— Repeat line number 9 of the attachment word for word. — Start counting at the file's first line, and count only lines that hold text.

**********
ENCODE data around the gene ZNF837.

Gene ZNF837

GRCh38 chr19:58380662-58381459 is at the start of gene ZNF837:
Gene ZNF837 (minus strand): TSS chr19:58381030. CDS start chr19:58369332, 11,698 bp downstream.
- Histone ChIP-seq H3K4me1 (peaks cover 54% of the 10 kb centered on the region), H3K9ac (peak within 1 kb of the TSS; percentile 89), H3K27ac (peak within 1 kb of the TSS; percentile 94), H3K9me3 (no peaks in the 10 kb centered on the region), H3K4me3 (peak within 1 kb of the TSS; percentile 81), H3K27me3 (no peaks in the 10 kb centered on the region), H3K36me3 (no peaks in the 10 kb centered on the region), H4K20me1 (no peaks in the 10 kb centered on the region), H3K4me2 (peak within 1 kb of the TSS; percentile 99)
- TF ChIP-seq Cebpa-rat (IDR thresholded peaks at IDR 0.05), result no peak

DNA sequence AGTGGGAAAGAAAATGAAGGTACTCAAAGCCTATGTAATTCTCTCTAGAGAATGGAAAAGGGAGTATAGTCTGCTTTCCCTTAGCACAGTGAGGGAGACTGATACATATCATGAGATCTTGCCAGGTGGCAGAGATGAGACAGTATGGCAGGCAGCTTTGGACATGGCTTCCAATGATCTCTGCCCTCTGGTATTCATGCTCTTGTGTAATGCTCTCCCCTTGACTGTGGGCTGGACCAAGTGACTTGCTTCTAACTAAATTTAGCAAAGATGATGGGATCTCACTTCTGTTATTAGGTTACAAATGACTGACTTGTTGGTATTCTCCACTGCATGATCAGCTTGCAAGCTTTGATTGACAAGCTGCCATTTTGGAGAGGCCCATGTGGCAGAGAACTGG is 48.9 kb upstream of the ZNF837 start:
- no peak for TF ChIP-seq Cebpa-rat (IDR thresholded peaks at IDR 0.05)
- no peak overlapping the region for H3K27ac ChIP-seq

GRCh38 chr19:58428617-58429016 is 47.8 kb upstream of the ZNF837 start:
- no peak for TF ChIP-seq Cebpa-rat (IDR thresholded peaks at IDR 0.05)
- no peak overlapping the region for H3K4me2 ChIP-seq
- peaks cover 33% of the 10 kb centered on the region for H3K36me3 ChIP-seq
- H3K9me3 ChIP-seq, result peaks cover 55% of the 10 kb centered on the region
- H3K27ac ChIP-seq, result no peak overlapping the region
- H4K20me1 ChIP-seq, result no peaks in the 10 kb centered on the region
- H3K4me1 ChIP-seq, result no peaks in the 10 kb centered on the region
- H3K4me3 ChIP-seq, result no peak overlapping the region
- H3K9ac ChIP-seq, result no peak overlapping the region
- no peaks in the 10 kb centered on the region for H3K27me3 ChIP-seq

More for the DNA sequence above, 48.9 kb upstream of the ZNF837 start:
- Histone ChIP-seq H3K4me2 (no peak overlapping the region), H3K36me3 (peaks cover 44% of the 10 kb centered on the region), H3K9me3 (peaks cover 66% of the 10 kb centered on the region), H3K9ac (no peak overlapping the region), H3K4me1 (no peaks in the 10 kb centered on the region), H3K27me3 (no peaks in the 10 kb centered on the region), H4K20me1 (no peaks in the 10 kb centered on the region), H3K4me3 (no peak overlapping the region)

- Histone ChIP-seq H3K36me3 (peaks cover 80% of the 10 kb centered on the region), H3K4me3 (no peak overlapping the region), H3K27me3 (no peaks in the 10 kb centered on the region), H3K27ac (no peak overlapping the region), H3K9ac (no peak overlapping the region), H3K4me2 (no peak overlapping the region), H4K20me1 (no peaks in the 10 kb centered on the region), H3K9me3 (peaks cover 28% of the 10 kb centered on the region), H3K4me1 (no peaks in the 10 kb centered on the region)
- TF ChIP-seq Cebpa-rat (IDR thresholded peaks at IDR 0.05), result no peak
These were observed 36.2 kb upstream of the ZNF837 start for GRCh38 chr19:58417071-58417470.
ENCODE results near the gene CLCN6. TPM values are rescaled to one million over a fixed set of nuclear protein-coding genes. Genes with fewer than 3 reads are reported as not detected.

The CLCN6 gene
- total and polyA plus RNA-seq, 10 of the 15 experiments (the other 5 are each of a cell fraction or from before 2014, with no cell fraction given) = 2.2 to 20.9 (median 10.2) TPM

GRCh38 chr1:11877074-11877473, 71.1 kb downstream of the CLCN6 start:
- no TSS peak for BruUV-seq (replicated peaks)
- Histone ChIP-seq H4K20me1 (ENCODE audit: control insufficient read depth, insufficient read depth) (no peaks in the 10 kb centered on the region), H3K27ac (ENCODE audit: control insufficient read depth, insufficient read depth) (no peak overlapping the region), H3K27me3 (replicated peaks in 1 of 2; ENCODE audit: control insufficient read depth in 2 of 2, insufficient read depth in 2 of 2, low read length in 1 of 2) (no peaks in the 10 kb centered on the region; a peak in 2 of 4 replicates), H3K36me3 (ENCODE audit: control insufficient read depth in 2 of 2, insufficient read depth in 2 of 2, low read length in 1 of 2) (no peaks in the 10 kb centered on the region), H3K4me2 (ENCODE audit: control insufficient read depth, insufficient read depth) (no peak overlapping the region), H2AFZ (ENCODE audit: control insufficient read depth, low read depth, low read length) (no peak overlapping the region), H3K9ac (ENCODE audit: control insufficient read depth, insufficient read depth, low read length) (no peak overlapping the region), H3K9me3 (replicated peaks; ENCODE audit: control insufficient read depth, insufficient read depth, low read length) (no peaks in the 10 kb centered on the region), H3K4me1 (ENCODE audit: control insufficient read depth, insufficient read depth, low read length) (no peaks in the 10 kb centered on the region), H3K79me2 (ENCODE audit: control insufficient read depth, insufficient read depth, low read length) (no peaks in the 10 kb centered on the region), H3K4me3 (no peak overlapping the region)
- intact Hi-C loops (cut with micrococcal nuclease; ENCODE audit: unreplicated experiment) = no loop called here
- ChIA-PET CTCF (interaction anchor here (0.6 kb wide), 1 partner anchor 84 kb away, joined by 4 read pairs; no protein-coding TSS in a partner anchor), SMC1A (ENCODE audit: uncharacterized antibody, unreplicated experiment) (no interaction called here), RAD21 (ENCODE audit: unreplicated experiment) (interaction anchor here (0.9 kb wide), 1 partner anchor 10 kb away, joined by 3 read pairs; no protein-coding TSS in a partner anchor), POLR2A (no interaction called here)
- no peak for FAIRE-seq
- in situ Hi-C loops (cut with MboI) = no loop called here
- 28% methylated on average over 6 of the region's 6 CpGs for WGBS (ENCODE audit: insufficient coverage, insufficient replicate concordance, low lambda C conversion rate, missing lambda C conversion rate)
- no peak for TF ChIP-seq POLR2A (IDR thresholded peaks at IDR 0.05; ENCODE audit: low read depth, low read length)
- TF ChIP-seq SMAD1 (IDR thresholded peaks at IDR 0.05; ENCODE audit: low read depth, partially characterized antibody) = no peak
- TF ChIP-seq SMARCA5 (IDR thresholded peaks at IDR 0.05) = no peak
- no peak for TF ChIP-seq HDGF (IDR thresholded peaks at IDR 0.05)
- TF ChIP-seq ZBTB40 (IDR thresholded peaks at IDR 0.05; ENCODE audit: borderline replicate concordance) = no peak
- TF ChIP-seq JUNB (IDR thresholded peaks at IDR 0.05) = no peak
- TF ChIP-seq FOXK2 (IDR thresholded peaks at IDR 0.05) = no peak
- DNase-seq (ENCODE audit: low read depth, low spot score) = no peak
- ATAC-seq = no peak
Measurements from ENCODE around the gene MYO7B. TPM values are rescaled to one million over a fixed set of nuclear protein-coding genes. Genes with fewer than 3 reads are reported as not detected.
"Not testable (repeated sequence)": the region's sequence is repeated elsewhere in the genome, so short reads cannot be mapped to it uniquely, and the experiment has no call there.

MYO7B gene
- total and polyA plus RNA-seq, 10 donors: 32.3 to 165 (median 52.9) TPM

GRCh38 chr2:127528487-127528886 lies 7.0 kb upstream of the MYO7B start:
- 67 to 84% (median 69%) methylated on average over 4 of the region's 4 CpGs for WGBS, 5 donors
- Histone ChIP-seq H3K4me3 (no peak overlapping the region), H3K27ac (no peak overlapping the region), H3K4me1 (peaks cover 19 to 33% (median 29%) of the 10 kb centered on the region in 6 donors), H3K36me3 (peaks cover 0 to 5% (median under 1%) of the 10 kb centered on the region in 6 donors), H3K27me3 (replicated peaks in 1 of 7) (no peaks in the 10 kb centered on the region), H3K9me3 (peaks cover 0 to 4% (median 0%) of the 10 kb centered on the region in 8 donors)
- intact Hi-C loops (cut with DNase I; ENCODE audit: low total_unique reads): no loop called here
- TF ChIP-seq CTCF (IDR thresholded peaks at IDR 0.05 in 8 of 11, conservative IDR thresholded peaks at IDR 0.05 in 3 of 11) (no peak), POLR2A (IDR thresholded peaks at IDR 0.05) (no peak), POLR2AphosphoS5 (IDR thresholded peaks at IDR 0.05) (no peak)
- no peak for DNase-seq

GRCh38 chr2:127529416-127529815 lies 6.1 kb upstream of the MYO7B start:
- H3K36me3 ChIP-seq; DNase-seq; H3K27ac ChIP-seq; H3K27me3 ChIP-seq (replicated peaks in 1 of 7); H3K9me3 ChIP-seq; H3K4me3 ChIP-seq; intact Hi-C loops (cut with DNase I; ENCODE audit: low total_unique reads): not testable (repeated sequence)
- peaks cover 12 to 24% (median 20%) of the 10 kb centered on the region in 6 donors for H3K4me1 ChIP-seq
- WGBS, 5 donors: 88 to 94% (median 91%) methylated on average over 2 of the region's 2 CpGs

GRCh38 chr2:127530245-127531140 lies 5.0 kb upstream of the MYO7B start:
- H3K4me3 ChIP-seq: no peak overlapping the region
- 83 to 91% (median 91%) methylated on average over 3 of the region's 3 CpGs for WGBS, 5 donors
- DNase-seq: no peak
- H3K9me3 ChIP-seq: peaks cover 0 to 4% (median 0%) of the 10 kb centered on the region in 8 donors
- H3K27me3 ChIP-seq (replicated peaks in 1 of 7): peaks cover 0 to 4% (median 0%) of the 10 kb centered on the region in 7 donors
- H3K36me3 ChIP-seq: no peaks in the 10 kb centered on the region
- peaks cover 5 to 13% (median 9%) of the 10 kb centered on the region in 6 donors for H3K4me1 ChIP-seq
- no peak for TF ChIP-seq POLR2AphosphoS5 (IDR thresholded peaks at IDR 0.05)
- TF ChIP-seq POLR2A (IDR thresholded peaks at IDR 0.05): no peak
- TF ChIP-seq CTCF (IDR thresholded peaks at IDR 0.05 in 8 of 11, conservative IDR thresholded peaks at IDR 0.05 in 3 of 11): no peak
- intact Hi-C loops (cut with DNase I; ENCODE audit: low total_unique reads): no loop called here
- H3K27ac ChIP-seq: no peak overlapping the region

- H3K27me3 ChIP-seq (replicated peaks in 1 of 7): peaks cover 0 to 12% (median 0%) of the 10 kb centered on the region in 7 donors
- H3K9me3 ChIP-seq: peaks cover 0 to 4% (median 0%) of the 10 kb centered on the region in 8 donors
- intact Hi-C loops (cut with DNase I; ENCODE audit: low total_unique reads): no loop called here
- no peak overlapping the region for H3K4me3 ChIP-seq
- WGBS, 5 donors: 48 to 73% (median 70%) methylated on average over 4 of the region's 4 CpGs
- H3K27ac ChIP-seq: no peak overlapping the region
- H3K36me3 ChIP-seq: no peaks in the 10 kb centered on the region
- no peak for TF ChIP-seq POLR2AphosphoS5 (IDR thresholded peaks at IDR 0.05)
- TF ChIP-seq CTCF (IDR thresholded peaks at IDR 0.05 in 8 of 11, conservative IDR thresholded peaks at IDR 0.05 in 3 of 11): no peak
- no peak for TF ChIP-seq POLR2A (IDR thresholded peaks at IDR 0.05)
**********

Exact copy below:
- no peak overlapping the region for H3K27ac ChIP-seq